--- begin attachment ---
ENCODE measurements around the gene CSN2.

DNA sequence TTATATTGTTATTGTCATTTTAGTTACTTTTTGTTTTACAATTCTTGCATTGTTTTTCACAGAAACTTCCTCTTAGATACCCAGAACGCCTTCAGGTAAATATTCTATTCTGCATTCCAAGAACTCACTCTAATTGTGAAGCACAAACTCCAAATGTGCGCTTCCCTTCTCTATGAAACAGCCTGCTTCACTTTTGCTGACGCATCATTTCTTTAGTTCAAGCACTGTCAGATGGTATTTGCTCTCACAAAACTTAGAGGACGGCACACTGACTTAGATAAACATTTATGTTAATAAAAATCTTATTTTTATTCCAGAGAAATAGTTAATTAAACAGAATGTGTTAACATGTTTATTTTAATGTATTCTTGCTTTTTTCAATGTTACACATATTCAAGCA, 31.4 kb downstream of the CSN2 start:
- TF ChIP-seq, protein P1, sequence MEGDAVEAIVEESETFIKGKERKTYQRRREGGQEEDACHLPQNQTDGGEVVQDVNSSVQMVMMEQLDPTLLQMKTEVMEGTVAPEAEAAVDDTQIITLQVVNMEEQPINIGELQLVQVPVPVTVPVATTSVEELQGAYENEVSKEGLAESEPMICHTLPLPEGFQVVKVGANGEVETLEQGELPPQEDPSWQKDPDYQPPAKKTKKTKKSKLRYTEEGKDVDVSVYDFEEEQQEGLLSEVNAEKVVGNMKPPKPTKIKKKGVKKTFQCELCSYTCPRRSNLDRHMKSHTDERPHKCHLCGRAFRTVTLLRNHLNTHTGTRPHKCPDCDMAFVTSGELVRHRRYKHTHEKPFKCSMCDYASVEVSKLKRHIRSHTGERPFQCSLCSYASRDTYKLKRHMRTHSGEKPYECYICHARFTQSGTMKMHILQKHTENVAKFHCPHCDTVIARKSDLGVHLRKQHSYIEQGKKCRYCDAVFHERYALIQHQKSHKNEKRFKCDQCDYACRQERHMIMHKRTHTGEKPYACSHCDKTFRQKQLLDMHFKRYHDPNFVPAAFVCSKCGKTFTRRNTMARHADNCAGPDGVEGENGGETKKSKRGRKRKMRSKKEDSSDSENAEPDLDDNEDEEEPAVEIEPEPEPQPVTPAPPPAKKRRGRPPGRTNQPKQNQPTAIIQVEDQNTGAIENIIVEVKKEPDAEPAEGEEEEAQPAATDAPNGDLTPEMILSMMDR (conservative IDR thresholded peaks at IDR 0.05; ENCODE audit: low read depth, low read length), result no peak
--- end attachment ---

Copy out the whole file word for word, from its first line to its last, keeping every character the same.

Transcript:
ENCODE measurements around the gene CSN2.

DNA sequence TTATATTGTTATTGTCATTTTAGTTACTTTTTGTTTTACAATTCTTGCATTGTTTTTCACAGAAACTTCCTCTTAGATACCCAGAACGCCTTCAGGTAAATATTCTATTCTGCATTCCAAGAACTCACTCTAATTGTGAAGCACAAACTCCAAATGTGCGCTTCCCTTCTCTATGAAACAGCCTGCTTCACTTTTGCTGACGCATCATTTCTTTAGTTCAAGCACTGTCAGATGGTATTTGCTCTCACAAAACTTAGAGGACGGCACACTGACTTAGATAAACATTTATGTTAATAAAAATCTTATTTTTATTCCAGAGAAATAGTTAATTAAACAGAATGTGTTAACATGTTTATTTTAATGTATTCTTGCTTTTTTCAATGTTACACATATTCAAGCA, 31.4 kb downstream of the CSN2 start:
- TF ChIP-seq, protein P1, sequence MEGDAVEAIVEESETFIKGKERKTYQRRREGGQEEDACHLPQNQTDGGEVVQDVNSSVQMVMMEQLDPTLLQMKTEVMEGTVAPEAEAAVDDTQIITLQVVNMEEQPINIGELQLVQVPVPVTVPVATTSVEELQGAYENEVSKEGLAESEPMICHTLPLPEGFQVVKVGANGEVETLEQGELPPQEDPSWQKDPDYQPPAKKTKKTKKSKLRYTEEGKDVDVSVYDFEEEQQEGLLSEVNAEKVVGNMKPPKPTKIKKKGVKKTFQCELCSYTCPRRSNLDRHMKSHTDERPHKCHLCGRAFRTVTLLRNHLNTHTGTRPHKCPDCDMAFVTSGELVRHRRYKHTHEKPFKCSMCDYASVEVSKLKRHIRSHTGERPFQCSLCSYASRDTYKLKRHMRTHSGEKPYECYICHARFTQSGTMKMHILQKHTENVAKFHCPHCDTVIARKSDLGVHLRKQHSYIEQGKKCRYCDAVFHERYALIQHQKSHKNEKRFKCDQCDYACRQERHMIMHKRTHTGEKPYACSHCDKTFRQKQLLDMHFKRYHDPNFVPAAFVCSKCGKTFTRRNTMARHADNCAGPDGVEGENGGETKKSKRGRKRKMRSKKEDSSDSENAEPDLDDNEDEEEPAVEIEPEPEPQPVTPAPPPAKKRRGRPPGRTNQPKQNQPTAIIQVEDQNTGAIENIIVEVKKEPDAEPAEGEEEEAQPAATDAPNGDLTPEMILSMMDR (conservative IDR thresholded peaks at IDR 0.05; ENCODE audit: low read depth, low read length), result no peak